Sometimes it’s good to do something a little different. The contrast provides fresh insight into why you have been doing the things you do and context for how those things fit in the bigger picture. Recently I took a trip that was different from the trips I am used to taking and the contrast and context were refreshing.
I am accustomed to men’s ministry events where I have the honor of serving men as they seek the heart of God. Recently, I was a part of a team which included my wife that served a similar event except that it was a ladies’ event. So about 40 women and 5 men got on a bus and headed out to draw closer to Him. The male/female interaction was guarded and orderly and the power of the dual voice was evident. In the five days that we were gone, a few very broad and general things that impressed me:
- The hurt that many women have been subjected to at the hands of men is beyond what most men typically consider. For some of these ladies, it’s a wonder they aren’t curled up in the corner somewhere given what they’ve experienced.
- The healing that is needed is powerfully delivered through the male voice when it is presented in a healthy, humble and redemptive manner.
- I was reminded of the feminine nature of God. He is “He” and “Father” and “Son” so we can get caught in a mindset of believing that “she” is something different from His nature. She’s not.
- Men generally tend to want to skip or suppress the emotions of an experience. That’s an unhealthy processing that fails to inform the reason they want to lean on. Women generally embrace the emotions of the experience and can sometimes be prone to not choosing to submit those emotions to the reasoning they are intended to inform. Neither is healthy and the was we can compliment each other is to call out the strengths in the other while encouraging healthy processing in the blind spots.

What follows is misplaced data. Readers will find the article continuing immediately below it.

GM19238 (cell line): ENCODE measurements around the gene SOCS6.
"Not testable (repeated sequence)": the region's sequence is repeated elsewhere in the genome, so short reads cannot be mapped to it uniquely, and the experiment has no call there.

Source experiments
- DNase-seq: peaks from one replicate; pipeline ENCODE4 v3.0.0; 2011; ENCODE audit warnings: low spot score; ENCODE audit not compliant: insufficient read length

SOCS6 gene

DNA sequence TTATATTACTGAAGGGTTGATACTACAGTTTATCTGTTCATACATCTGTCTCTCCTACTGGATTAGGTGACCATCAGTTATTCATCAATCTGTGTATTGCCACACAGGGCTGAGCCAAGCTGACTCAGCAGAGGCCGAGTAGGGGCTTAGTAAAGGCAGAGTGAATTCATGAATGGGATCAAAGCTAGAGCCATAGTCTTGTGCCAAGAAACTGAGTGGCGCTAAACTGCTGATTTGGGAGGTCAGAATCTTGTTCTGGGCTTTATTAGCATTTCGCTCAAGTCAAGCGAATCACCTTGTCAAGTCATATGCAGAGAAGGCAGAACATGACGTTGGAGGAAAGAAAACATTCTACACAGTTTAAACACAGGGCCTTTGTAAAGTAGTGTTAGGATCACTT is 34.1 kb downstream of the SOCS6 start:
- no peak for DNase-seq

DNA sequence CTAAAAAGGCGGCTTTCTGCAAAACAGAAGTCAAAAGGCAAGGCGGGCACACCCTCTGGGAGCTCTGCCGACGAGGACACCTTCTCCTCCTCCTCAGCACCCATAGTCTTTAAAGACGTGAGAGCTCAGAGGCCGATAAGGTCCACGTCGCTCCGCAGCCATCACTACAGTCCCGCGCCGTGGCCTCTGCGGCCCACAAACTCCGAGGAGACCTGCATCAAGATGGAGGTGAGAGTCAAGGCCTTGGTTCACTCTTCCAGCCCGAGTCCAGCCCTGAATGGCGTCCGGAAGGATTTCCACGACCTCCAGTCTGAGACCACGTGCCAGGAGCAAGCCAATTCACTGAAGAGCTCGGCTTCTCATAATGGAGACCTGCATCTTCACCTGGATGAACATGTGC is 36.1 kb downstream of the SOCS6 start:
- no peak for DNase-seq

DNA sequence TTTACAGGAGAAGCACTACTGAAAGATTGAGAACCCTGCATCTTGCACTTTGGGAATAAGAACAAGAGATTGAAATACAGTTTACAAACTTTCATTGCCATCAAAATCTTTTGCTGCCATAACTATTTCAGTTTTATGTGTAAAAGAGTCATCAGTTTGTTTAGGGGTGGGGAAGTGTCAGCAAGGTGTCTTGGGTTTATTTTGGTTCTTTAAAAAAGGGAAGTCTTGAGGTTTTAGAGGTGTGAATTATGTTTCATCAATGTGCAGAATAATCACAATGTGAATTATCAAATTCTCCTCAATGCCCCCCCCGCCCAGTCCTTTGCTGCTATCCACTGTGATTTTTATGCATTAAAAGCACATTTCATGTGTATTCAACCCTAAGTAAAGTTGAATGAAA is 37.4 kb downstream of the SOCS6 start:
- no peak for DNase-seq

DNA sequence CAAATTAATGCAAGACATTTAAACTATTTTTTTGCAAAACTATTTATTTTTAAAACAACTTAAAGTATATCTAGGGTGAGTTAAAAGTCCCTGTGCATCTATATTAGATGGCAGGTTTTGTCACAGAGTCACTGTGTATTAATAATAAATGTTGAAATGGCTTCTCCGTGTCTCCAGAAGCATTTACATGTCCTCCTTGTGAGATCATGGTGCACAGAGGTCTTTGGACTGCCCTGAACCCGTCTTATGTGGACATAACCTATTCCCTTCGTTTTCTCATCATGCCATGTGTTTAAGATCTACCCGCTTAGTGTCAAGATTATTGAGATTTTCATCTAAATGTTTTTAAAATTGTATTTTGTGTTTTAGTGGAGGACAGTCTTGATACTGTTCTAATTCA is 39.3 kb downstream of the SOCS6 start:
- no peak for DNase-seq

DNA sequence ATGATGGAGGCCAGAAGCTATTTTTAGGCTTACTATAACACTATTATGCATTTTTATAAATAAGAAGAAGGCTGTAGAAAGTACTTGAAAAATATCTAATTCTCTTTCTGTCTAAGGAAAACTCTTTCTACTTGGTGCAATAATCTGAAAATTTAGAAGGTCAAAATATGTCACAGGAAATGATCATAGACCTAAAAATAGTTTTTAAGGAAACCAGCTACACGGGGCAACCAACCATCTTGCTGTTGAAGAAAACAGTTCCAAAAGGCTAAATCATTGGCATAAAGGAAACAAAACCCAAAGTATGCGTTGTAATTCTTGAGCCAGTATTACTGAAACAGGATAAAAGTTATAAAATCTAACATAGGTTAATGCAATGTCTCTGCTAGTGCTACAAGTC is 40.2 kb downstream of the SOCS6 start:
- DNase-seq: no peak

- The dual voice is a powerful picture of the fullness of God. When working in concert/unity, there are possibilities for impact that exceed the limitations of a single gender presentation.
- Male leaders in the church don’t need to be effeminate to connect with women; they are fully capable, willing and even hungry for input from the masculine voice when it is offered with the appropriate empathy.
Genesis 1:27 says, “So God created mankind in his own image, in the image of God he created them; male and female he created them.”